For a child will be born to us, a son will be given to us; and the government will rest on His shoulders; and His name will be called Wonderful Counselor, Mighty God, Eternal Father, Prince of Peace. Isaiah 9:6
Isaiah 9:6 may be the most familiar Old Testament prophecy about the birth of Christ. Handel included those words in one of the great choruses of his Messiah oratorio. Chances are you either sing it or hear it several times every Christmas season.
Unfortunately, we seem to pull this passage out of the box only during the holidays. It's like one of the ornaments we use to decorate our houses. But have you ever thought about the rich truth this single verse teaches concerning the King of kings? Though we still await the full realization of His kingdom, the promised Messiah is the greatest political ruler ever.
Isaiah wrote this prophecy at least a hundred years before Israel was taken into Babylonian captivity-nearly 600 years before the birth of the Savior! Looking at a litany of failed monarchs, and sitting in the rubble of Israel's monarchy, Isaiah looked across the centuries to a time when God would rule on earth through His Son.
"A child will be born to us" underscores the Messiah's humanity. He had to come as a human being, in the form of a child, so He could endure the temptations men face, yet be without sin (Hebrews 4:15).
"A son will be given to us" implies the Savior's deity. He existed before His birth as the second Person of the Trinity: "Although He existed in the form of God, did not regard equality with God a thing to be grasped, but emptied Himself, taking the form of a bond-servant, and being made in the likeness of men" (Philippians 2:6-7). He came as the Son of God-God in human flesh-to conquer sin and death forever.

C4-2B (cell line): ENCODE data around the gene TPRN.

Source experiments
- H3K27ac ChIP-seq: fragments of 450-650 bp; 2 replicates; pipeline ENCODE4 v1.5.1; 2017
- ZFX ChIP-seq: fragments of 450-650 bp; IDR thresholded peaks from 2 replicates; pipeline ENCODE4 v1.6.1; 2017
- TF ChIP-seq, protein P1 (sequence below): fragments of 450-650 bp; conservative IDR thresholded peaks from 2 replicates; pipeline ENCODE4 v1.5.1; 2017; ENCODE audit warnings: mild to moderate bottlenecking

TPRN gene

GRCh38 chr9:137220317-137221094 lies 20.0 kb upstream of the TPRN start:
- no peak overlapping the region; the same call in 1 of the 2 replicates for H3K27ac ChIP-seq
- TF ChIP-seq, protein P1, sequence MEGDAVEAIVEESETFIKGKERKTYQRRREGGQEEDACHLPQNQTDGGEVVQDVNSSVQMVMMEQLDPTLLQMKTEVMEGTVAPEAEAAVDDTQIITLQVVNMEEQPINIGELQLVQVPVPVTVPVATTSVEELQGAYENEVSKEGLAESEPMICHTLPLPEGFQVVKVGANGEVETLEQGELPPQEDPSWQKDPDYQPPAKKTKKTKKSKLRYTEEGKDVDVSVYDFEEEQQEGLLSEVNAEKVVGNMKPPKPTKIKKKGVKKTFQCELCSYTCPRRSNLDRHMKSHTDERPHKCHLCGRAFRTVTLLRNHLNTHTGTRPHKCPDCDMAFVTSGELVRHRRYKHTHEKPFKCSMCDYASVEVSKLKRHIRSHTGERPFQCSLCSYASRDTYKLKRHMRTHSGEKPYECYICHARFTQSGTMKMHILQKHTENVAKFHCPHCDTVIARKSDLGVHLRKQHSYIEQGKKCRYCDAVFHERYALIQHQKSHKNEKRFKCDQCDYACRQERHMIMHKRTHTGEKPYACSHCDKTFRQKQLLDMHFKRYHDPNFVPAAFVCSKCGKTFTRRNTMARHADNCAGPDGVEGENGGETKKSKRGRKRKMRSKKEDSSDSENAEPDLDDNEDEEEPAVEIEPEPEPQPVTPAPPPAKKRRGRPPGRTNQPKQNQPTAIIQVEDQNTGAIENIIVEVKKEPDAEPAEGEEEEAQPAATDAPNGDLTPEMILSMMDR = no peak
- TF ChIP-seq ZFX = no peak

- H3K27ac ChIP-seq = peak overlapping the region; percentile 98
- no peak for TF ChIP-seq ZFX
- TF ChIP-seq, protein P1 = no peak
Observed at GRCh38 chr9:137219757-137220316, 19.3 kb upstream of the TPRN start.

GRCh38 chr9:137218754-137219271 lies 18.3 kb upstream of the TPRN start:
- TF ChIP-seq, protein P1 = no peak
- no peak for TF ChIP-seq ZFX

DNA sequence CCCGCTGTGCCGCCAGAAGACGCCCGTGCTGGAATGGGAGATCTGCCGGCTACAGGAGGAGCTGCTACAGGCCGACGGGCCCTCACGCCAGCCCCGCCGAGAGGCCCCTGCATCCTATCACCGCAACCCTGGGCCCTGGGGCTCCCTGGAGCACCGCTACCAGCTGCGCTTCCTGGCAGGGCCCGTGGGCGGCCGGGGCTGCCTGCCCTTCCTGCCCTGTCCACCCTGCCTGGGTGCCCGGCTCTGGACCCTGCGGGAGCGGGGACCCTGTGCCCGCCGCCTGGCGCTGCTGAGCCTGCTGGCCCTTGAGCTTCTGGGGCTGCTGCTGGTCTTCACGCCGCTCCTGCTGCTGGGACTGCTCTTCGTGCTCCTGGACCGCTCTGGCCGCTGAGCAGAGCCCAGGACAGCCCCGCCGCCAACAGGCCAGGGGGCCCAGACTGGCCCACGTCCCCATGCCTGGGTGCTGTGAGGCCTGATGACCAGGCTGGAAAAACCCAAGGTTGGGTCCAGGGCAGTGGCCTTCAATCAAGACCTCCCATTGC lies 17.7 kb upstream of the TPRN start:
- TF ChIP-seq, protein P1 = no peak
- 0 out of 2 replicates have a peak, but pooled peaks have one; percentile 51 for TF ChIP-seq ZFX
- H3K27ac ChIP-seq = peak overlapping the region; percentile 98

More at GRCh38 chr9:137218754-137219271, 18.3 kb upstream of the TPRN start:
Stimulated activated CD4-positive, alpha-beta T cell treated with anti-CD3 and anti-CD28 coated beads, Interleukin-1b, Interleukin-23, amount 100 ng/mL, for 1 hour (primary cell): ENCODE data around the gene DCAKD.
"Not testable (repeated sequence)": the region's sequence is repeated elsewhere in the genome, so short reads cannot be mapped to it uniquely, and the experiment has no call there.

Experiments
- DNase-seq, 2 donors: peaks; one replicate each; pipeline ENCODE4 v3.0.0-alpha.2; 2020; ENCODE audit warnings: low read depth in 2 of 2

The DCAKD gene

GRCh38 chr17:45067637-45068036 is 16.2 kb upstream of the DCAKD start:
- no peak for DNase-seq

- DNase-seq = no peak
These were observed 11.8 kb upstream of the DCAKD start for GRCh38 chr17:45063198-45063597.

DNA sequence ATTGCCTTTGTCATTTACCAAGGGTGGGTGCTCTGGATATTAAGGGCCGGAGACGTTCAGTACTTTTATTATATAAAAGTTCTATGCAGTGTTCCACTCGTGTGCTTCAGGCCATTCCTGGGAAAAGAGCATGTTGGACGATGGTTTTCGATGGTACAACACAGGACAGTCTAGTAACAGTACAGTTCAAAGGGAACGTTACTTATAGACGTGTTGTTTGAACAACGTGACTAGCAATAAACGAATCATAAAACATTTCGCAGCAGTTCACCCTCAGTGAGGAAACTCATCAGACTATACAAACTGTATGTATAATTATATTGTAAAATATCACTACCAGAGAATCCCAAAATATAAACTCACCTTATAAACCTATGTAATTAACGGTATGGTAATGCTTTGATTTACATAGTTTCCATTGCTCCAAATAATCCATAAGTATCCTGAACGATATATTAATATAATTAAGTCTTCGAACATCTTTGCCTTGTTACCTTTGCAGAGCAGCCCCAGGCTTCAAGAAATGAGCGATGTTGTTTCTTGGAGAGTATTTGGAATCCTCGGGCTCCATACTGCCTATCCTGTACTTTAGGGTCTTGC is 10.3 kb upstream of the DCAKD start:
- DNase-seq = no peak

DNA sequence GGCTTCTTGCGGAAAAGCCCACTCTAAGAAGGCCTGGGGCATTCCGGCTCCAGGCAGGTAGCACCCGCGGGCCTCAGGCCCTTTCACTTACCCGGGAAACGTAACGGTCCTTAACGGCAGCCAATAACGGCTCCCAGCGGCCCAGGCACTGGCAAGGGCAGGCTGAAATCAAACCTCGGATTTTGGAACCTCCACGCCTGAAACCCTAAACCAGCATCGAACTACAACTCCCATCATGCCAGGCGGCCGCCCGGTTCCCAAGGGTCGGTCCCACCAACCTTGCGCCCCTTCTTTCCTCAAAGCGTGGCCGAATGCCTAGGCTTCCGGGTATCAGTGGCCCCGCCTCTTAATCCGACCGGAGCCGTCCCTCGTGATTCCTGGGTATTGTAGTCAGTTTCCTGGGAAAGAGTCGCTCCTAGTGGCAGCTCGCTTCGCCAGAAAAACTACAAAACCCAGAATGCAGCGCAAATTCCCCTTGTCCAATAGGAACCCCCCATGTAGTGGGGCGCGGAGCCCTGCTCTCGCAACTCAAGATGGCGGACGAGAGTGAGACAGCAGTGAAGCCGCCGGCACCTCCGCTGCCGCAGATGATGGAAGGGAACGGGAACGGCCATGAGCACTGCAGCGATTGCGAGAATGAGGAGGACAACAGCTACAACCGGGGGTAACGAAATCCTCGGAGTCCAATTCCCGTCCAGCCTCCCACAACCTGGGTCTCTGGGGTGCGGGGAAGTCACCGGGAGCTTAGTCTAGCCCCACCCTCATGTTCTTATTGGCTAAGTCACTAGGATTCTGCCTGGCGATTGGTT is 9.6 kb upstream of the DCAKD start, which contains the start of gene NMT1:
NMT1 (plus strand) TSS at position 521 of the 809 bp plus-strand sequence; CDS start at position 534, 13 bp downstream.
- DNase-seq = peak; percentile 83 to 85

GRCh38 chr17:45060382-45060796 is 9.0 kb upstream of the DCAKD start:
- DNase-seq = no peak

"The government will rest on His shoulders" affirms His lordship. This verse looks to a time still future when Christ will reign over a literal, earthly, geopolitical kingdom that encompasses all the kingdoms and governments of the world (cf. Daniel 2:44; Zechariah 14:9).
In that day, the government of the whole world will rest on His shoulders. But until that time, His kingdom is in an invisible form (cf. Luke 17:20-21). The Messiah's rule is over those who trust Him and obey Him as Lord. It's currently an invisible kingdom, but will one day become visible and universal as His rule extends even over those who do not acknowledge His lordship in their hearts.
What kind of kingdom is it? What distinguishes the Messiah's kingdom from the other kingdoms of this world? The names Israel used for Christ in hint at four characteristics that make the Messiah's kingdom-in all its manifestations-different from any other earthly government. At a time when the world is weary and despairing of political solutions, when the political future looks bleak, this is welcome news.
No Confusion-He Is a Wonderful Counselor
First, this kingdom is free from confusion, because Christ is a "Wonderful Counselor." The King James Version separates "Wonderful" and "Counselor" with a comma, but the words seem to go better together and appear that way in most modern versions.
Every now and then, a politician comes on the scene who possesses, according to some, messiah-like qualities. Whether it's a reference to speaking ability, charisma, or wisdom, it's certainly a compliment. However, when you compare the greatest social or political leader with Jesus Christ, you'll find there's no comparison at all.
During His incarnation, Christ demonstrated His wisdom as a counselor. While I was writing The Gospel According to Jesus, I studied every major encounter Jesus had with individuals who came to Him for counsel. He always knew what to say, when to reach out to a seeking heart, and when to rebuke an impetuous soul. Even his enemies testified, "Never did a man speak the way this man speaks" (John 7:46).
As God incarnate, Christ is the source of all truth. Jesus said, "I am the way, and the truth, and the life" (John 14:6). No politician can match that! It is He to whom we must ultimately turn and trust His loving rule of our lives.